As Director of External Affairs, Peter Grigg leads The Children’s Society’s campaigning, policy and research work including the Seriously Awkward campaign, for which I am a proud ambassador.
Peter, like me, is a father to two children. He has more than ten years’ experience in the charity sector and a dedicated policy campaigner committed to tackling poverty and neglect and enhancing opportunity for young people. He also writes for The Children’s Society’s award-winning blog and The Huffington Post. So who better to invite to write a guest post to tell us more about the campaign.
As most dads know, life irreversibly changes the moment you become a father. It was in the hospital, while waiting for our first baby to be born, that I noticed a patch of grey hairs had suddenly surfaced. It seemed like a sign telling me this is serious stuff now – time to sit up and get involved.
You very quickly feel a new weight of responsibility. To the best of your limited fatherly ability you carefully drive home from the hospital at snail’s pace, see hazards in every spot of the house, and tender to every need despite a state of sleeplessness and confusion.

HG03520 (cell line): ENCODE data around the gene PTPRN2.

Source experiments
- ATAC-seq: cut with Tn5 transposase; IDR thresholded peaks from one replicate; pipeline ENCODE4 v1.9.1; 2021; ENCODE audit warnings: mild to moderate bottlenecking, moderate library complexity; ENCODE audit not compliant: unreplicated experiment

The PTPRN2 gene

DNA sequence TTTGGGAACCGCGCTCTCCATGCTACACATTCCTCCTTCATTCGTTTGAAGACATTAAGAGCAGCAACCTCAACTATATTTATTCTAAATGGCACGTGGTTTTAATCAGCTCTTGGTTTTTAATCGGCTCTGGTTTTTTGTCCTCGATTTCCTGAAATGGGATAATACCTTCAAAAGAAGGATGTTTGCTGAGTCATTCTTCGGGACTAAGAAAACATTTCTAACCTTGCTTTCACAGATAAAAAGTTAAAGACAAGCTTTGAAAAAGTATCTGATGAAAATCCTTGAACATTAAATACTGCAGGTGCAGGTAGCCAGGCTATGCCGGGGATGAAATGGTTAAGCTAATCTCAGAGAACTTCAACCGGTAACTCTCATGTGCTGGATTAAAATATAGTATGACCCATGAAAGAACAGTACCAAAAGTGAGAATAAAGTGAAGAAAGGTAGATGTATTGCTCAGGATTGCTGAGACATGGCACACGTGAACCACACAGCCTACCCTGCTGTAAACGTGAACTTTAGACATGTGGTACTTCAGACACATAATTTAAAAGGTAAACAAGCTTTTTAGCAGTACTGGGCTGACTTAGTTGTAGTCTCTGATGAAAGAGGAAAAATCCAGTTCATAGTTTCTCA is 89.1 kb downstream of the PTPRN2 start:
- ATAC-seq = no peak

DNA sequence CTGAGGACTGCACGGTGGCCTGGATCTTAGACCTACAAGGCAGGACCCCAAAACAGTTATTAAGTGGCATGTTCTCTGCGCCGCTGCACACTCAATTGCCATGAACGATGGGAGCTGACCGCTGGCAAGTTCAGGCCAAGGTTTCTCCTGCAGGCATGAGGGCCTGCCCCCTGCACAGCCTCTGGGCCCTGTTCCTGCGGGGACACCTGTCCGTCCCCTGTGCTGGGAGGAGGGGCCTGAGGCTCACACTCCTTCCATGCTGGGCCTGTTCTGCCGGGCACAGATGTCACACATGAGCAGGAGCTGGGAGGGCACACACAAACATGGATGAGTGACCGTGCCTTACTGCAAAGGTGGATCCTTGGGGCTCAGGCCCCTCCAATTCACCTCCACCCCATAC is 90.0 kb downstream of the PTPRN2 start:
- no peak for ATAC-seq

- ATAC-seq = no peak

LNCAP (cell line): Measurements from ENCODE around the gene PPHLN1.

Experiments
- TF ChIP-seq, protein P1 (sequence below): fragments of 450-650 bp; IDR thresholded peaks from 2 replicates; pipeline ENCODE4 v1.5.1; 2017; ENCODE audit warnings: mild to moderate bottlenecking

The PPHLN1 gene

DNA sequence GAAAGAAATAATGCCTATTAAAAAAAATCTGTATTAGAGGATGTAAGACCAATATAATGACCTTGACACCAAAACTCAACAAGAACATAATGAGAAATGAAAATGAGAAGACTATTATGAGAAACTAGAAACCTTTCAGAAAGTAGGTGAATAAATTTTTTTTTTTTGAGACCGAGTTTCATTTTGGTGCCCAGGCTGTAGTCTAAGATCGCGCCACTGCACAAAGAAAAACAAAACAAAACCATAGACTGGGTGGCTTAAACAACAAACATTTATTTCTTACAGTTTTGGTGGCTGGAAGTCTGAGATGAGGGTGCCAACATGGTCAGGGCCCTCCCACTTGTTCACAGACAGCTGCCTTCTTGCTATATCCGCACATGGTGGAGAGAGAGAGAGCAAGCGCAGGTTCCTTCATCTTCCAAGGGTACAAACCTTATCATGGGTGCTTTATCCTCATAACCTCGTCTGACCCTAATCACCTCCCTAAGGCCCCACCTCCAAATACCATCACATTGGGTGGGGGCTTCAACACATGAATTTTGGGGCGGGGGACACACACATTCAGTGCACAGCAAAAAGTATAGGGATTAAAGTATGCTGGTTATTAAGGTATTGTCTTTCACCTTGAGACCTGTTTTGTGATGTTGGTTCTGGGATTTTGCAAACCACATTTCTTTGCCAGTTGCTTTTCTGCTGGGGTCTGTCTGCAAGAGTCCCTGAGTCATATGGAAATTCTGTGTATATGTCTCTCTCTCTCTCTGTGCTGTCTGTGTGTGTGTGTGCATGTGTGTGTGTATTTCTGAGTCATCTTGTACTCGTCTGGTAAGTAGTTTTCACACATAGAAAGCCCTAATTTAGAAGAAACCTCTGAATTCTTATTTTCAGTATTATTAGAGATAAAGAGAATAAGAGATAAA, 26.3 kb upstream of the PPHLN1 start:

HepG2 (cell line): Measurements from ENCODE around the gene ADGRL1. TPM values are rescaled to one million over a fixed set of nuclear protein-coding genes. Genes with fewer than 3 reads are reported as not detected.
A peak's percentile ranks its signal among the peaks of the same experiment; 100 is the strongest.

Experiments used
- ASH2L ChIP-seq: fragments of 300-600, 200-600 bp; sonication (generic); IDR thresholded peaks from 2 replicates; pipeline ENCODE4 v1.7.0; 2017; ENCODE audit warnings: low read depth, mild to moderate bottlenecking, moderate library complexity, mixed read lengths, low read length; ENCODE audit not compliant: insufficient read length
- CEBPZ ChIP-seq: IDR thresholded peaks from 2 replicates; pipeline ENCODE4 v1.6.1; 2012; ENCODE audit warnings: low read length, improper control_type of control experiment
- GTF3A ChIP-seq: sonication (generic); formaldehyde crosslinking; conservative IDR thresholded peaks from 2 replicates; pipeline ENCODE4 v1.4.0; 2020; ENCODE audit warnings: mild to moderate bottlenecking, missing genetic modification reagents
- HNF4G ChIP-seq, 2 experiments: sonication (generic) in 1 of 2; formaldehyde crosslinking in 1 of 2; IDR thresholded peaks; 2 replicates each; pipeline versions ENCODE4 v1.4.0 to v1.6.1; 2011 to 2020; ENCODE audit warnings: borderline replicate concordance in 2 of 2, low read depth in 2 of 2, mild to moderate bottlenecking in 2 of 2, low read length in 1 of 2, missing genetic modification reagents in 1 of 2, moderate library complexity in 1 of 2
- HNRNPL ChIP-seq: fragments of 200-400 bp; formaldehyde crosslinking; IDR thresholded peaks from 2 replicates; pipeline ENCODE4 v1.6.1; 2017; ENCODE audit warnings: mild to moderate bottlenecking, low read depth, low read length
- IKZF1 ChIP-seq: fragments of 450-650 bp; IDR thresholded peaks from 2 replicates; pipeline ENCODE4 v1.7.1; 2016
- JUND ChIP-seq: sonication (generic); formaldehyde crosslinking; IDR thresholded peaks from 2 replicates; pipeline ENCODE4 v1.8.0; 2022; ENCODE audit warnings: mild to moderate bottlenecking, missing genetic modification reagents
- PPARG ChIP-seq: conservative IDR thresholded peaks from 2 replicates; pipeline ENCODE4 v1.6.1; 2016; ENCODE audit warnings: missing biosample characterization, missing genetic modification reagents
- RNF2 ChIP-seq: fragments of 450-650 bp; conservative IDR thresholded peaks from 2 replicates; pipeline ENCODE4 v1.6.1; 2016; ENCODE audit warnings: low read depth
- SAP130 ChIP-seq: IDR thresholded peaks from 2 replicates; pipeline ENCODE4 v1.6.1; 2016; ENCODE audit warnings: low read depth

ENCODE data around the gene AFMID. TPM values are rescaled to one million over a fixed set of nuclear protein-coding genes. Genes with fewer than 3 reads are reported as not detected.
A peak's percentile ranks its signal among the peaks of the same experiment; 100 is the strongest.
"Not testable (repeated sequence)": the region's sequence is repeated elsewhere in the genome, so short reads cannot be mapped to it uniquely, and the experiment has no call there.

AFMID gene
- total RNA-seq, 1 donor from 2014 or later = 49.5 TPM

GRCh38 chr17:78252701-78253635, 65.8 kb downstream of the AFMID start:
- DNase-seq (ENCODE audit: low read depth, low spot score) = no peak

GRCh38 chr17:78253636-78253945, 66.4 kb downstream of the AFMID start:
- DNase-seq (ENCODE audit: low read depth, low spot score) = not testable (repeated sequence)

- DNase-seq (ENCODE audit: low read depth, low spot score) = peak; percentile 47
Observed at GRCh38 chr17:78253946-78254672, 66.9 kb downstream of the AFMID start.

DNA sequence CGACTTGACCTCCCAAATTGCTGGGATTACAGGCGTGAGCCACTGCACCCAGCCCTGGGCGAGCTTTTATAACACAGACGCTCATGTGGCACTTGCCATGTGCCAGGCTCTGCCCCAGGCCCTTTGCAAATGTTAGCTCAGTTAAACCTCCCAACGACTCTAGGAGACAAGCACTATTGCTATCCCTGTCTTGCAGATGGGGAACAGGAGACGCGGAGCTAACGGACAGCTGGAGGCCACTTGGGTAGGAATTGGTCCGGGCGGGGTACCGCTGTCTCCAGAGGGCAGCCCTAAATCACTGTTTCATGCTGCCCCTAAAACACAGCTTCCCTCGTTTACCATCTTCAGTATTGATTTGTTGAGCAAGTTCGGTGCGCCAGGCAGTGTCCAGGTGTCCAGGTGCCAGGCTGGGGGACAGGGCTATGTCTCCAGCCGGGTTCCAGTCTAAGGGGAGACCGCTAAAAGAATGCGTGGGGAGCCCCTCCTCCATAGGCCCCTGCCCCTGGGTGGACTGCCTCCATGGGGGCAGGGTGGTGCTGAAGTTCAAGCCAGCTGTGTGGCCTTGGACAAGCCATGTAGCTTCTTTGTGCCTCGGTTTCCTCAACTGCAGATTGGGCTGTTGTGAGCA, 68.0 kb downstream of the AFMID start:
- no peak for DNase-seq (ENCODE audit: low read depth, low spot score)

I find empathy for bits of the news that previously didn’t matter so much, films turn me to mush in a way they wouldn’t have before and I find myself cooing at baby photos in a way that would have appalled my younger self. You can’t help but begin to worry more about how the world can be improved for other children.
And if the challenge of looking after little ones is anxiety-inducing enough, the thought of knowing what to do when they grow into teenagers is alarming! Two thirds of parents think that today’s teenagers have it harder than when they were young. As a dad, I do worry about how I will protect my children from harm while still letting them have fun and grow up; how to strike that balance of encouraging independence and exploration while keeping them safe.